One of the most hotly-discussed local ranking factors is without a doubt citations. If you’re active on the forums, you’ll often see people questioning “How relevant are citations?” or “Does building citations help local SEO?” But finding a straightforward answer to those questions can be a whole new challenge.
In recent years, the relevance of citations (and other ranking factors) has been frequently debated.
Anecdotal evidence points to a change in the role of citations. No longer are they competitive difference-makers but more “table stakes”, or what people would call a foundational factor in local SEO. This means that, while citations alone won’t get you ranking #1, you do need at least some accurate and consistent citations to compete effectively in the local SEO game.
Additionally, research like our annual Local Search Industry Survey shows that citations still provide value to agencies and local businesses alike, and that citation management remains one of the most common services offered by agencies.
So while we might say that the impact of citations on local SEO performance isn’t what it was 10 years ago, the value to agencies and businesses remains intact.
In an effort to demystify the chatter around citations, I’ll be asking (and hoping to answer!) some of the most frequently asked questions surrounding citations.
So get ready to hold your breath, as we’ll be diving deep into the world of citations.
Frequently asked questions about citations
- Do citations impact local rankings?
- How many citations do you need?
- What is the ROI of citations?
- Which directories matter?
- Can you rank with inconsistent NAP?
- Do citations need links?
- What’s the difference between link-building and citation building?
- Has faith in citations depleted?
- Do data aggregators fix all citations?
- What happens when you stop paying Yext for citations?
- Does it matter if Google doesn’t index citations?
- Can you tailor your citation plans?
- How relevant are citations in 2020?
- Key takeaways
Does building citations have any impact on rankings?
Like with any local SEO ranking factors, it’s hard to tell how impactful one component is, but there’s definitely a correlation between businesses ranking in the top ten and the number of citations they have.
As I said earlier, building citations no longer provides the competitive advantage it once did. It’s possible you will receive more noticeable gains if you are in a less saturated industry, but more often than not having citations is just a part of building local SEO foundations.
While we might not advise building hundreds of citations, if you want to try to rank for local searches, you will need at least a foundational citation presence.
According to our SEO Citations Study, which explored more than 120,000 businesses, businesses ranking in the top 10 search results have an average of 81 citations. Meanwhile, businesses holding onto the #1 spot have 86 citations and businesses rankings in #10 have just 75.
Of course, we can’t make causation claims from this correlation, but we can try to connect the dots. It’s likely that businesses ranking in the top 10 are doing well in other aspects of local SEO, but it wouldn’t be out of the question to suggest that citations played some part in their top ranking.
Do I need hundreds of citations to rank well?
You don’t need hundreds of citations to rank well — it’s perfectly possible to rank in the local pack without that many, providing you’re doing everything else right. And citations alone aren’t going to get you ranking number one without putting the work in elsewhere.
That said, citations go beyond being a ranking factor and it’s important to make sure your business is listed on any sites where customers may search for you. Our SEO Citations Study showed that, on average, top 10-ranking businesses had 81 citations. But of course, this number will vary from industry to industry.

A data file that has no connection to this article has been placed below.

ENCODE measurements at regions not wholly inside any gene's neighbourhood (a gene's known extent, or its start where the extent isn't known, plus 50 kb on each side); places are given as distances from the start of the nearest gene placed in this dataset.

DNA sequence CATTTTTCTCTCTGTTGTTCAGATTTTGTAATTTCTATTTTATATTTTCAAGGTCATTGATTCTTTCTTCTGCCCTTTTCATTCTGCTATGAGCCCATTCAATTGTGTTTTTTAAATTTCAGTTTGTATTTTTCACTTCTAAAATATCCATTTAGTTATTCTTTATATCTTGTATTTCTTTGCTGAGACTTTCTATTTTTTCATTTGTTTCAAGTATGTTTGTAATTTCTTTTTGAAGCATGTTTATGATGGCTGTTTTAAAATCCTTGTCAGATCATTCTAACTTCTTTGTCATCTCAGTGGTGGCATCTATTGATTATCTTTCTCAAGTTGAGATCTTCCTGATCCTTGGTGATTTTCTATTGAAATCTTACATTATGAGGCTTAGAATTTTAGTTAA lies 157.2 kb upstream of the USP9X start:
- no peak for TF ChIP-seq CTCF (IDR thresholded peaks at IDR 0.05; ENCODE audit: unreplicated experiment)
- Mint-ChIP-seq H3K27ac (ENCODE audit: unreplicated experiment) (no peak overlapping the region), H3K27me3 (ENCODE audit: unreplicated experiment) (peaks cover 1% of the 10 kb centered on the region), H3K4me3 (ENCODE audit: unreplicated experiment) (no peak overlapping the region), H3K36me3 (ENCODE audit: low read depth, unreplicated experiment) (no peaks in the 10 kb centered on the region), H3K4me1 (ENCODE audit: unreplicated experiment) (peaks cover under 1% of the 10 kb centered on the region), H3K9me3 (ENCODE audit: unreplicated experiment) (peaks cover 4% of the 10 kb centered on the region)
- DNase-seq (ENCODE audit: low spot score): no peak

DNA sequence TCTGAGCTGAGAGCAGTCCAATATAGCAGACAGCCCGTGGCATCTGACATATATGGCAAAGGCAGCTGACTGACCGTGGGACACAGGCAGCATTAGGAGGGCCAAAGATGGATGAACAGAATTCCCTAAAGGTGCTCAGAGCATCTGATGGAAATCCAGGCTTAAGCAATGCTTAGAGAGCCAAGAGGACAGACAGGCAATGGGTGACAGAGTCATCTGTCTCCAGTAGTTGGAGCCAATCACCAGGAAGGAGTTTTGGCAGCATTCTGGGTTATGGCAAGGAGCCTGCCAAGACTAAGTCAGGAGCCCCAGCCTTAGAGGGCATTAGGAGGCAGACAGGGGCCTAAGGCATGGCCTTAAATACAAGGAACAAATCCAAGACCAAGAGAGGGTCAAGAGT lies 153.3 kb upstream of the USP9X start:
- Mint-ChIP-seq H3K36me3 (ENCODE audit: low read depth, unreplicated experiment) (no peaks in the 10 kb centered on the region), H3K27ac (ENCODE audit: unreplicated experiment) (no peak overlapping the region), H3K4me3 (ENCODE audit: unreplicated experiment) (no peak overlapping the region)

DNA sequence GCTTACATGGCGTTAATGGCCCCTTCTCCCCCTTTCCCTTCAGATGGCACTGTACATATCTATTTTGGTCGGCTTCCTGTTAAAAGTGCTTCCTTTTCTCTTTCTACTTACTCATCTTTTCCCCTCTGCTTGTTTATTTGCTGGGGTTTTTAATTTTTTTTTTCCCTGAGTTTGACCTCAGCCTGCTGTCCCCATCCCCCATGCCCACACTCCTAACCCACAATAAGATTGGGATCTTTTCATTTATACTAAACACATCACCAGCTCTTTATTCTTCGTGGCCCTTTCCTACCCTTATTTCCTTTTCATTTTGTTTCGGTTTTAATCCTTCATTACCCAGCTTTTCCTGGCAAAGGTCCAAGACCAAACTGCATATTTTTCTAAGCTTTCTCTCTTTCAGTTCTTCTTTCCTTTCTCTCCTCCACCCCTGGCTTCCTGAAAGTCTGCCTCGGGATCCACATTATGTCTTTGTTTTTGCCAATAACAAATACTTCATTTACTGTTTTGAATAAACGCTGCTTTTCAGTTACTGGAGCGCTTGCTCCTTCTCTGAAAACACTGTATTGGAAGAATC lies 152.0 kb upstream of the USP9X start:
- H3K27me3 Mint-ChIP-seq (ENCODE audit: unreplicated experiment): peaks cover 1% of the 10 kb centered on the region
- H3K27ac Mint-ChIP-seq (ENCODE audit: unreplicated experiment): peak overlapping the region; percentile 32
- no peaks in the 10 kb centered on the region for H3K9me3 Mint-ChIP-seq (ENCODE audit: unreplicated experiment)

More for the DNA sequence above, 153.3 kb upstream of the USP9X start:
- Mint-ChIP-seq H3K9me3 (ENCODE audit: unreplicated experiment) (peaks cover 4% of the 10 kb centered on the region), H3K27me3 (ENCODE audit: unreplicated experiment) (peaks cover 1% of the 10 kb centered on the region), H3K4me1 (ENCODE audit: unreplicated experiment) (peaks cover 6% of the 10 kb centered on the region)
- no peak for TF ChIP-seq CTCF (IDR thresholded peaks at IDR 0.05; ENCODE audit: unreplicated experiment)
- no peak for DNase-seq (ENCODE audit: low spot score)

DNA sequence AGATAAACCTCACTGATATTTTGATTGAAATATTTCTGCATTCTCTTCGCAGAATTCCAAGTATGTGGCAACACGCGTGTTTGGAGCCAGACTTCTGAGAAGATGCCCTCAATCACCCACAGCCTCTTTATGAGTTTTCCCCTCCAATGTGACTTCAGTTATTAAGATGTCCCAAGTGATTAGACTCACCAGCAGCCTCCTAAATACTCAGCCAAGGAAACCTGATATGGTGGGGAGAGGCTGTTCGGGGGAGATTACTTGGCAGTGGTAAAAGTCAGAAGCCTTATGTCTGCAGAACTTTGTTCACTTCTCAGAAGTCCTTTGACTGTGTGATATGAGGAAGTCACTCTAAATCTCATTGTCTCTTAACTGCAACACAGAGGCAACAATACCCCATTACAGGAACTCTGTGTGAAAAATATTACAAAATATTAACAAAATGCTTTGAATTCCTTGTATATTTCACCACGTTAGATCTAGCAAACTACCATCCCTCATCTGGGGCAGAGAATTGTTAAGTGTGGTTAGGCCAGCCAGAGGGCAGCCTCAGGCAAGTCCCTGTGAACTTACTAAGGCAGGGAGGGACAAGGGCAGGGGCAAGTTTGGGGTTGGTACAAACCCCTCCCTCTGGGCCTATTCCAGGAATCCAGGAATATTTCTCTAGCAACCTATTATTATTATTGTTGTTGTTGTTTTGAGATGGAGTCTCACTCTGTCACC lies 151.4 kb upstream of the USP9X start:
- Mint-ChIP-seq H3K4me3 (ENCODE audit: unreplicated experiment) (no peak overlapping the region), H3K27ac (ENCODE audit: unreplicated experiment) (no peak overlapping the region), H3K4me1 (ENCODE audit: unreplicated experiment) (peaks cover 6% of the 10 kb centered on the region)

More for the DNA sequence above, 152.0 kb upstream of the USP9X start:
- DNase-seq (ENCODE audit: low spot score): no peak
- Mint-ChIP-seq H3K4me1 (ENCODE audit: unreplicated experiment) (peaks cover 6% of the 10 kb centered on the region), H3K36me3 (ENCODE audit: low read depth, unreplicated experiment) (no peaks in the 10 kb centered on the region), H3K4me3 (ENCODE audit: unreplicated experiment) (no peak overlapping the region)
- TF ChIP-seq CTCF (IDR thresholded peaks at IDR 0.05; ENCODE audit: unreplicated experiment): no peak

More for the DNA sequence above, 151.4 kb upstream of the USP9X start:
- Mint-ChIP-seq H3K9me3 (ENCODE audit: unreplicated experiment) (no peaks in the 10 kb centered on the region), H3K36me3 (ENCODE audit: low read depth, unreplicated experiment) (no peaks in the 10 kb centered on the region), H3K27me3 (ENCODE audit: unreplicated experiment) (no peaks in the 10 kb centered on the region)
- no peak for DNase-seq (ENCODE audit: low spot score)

If in doubt, you can use a tool like Citation Tracker to find where your business is listed online already. It will also display anywhere your competitors are listed that your business isn’t present on. If your competitors are listed somewhere, it likely means that site will be relevant to you, too (if there’s a lot of overlap in your industry, be sure to do due diligence and check the site out first!)
While you don’t need hundreds of citations to rank well, most local SEOs recommend having at least 30-50. A good way to ensure all bases are covered is by submitting to a data aggregator. These companies (FourSquare, InfoGroup, Neustar, and Factual) distribute your NAP (name, address, phone number) to third-party directories, which means you can fill in any gaps on directories you may have missed.
Even more important than building new citations, it’s vital to make sure anywhere your business is listed online includes the correct, up-to-date information (think opening hours, location, contact details), and no duplicate listings are present. Duplicate listings are surprisingly common, but they’ll only serve to confuse potential customers.
Unlike some citation building services, BrightLocal’s Citation Builder allows you to build as many or as few citations as you’d like, so you don’t need to waste your money by bulk buying hundreds. After all, the number of citations you need will likely vary depending on your industry, audience, and scope. At just $3/submission, building citations with BrightLocal is cost-effective, you can build as many or as few you as you need, and most importantly, it’s under your control.
What is the ROI of citation building?
As with many aspects of SEO, it’s hard to isolate the exact impact of a single action or factor. Typically there are multiple factors influencing rankings at any given time and the effect of optimizing multiple factors is greater than the effect of individual factors working on their own. Basically, you need to optimize various factors to get maximum benefits.
The best ROI calculation we can offer looks at a breakdown of citation cost as a proportion of marketing budget versus the ranking impact of citations.
- Average spend on citation management = $389 (Source: Local Search Industry Survey)
- Average annual spend on marketing = $21,200 (Source: Local Search Industry Survey)
- Citation spend as % of marketing = 1.83%
- Citation impact on local-pack ranking = 10% (Source: Local Search Ranking Factors)